This opinion will be unpublished and

may not be cited except as provided by

Minn. Stat. § 480A.08, subd. 3 (1996).

STATE OF MINNESOTA

IN COURT OF APPEALS

C2-96-1522

In the Matter of: J.S.G.

Filed December 17, 1996

Affirmed

Peterson, Judge

Hennepin County District Court

File No. P99460215

Michael J. Biglow, 839 Midland Bank Building, 401 Second Avenue South, Minneapolis, MN 55401 (for Appellant J.S.G.)

Hubert H. Humphrey, III, Attorney General, Steven J. Lokensgard, Assistant Attorney General, 900 NCL Tower, 445 Minnesota Street, St. Paul, MN 55101 (for Respondent William Erickson, Medical Director of St. Peter Regional Treatment Center)

Considered and decided by Peterson, Presiding Judge, Klaphake, Judge, and Davies, Judge.

U N P U B L I S H E D O P I N I O N

PETERSON, Judge

Appellant J.S.G. argues that the trial court improperly authorized the hospital to treat him involuntarily with neuroleptic medication. We affirm.

FACTS

J.S.G. was committed to the Minnesota Security Hospital for an indeterminate period as mentally ill and dangerous based on his mental illness diagnosis and his acts of arson and vandalism. This court affirmed. In re J.S.G., No. C5-95-967 (Minn. App. Sept. 26, 1995). This court also upheld an order authorizing the involuntary administration of neuroleptic medication to J.S.G. In re J.S.G., No. C6-95-1268 (Minn. App. Sept. 26, 1995).[1]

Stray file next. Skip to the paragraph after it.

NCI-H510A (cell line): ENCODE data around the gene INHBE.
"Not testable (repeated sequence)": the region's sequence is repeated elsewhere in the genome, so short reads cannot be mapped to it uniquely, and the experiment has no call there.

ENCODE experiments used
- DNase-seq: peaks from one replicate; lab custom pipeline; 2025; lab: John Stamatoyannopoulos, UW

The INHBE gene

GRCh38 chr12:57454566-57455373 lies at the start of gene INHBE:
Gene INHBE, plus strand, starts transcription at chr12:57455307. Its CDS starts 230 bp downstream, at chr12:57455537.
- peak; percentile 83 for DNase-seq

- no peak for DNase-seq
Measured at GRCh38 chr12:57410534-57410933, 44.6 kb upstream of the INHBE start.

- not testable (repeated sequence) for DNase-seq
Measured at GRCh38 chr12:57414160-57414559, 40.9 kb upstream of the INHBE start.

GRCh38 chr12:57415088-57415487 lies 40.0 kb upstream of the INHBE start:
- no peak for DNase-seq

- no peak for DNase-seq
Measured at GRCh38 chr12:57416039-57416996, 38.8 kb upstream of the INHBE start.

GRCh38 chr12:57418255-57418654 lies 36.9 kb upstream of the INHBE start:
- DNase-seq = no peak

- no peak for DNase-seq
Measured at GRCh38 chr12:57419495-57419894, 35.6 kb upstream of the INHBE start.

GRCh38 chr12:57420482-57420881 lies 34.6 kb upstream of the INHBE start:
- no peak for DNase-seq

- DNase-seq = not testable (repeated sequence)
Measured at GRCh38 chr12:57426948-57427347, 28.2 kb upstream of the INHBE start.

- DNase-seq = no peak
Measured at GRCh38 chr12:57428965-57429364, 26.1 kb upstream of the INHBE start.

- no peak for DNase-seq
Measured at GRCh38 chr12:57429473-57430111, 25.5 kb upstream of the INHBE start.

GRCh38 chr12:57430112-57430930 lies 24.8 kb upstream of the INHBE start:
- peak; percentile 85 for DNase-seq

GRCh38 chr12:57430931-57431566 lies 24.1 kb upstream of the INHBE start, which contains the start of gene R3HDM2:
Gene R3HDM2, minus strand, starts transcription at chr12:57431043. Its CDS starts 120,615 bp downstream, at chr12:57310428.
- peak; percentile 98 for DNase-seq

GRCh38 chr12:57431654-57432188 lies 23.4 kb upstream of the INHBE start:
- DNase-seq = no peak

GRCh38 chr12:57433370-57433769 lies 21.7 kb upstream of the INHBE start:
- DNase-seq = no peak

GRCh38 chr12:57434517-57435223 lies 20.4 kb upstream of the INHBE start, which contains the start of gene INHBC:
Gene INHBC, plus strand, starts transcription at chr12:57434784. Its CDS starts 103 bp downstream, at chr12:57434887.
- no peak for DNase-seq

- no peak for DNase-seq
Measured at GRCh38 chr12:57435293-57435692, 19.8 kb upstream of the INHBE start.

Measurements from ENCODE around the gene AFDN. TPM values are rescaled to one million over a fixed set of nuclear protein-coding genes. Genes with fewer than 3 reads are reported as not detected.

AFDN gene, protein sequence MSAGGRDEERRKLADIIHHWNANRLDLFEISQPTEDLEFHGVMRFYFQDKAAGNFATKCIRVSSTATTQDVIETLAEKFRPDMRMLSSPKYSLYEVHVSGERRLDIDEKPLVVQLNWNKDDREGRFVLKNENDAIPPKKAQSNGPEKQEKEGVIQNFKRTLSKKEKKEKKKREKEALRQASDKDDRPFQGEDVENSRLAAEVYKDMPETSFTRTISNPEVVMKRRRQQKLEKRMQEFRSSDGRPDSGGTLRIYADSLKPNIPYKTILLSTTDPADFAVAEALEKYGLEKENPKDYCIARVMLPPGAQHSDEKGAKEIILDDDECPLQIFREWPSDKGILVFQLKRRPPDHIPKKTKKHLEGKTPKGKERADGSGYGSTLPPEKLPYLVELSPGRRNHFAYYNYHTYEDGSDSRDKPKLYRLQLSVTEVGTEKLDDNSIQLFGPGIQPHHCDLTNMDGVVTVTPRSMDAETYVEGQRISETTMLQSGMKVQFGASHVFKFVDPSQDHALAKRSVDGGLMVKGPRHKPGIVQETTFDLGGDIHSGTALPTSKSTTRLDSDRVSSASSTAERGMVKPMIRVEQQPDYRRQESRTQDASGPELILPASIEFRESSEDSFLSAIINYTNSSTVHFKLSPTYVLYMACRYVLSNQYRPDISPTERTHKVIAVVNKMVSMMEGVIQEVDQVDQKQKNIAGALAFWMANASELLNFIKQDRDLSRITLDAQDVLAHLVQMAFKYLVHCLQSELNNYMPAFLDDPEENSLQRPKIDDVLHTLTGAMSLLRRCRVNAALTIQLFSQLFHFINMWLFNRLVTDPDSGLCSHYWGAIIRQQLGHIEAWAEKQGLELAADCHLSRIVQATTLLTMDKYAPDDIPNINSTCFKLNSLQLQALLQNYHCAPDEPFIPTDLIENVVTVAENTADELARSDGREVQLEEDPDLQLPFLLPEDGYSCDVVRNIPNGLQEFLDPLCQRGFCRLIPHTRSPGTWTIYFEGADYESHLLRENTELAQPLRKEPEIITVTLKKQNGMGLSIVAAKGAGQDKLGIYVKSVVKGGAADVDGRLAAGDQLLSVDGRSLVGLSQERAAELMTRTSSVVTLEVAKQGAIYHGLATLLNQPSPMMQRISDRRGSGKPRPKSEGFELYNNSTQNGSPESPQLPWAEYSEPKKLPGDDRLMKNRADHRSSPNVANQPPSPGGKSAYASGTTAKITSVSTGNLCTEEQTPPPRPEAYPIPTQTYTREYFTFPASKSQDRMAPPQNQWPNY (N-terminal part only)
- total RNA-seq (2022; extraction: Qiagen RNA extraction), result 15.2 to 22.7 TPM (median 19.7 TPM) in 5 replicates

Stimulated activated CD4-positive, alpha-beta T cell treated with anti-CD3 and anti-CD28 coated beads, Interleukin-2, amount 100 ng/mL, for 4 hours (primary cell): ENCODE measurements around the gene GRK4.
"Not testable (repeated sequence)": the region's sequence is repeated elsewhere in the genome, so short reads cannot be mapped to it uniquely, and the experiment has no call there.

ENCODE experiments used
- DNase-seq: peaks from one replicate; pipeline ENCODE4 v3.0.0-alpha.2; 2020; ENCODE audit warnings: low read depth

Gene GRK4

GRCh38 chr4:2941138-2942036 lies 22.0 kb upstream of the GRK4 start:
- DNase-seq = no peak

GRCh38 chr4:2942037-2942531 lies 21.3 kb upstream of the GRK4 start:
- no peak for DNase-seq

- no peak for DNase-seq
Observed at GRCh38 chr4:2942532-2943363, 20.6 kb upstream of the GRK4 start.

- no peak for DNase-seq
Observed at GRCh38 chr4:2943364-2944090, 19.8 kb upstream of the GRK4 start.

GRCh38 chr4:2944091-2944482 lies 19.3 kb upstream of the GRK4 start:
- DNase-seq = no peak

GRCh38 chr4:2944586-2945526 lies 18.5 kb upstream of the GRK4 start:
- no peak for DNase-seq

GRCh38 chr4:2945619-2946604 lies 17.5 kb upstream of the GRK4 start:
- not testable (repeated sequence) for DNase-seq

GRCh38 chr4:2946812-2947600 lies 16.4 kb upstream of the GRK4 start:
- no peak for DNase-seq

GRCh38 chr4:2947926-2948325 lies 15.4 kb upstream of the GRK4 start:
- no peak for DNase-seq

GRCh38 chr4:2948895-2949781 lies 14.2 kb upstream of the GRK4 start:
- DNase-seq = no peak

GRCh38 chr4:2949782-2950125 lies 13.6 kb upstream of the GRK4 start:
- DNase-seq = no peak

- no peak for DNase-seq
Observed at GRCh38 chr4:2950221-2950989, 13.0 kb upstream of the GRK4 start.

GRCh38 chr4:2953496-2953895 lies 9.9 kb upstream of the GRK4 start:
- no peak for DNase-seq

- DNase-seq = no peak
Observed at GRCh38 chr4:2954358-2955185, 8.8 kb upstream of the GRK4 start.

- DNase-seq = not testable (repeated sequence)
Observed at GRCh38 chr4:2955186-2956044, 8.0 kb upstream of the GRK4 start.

The hospital filed another petition for authorization to treat J.S.G. with neuroleptic medication. At the hearing, Dr. Stanley Shapiro, J.S.G.'s psychiatrist at the hospital, and Dr. Thomas Folsom, the court-appointed examiner and psychiatrist, testified that J.S.G.'s mental illness should be treated with neuroleptic medication, which will allow him to gain insight into his mental illness and receive full benefit from his behavioral therapy. J.S.G. has not shown significant side effects from the medication he is currently taking. Dr. Shapiro found J.S.G.'s symptoms of delusions and paranoia have already improved somewhat as a result of his medication. Dr. Folsom explained that while J.S.G.'s core defensiveness will never completely disappear, it will lessen with medication.

The psychiatrists agreed that J.S.G. was not able to decide whether treatment with neuroleptics was necessary. Dr. Folsom explained J.S.G. was not competent to make a decision because he does not feel he has a mental illness. Dr. Shapiro testified that J.S.G.'s lack of insight will interfere with his ability to understand his need for, or benefits of, the medication.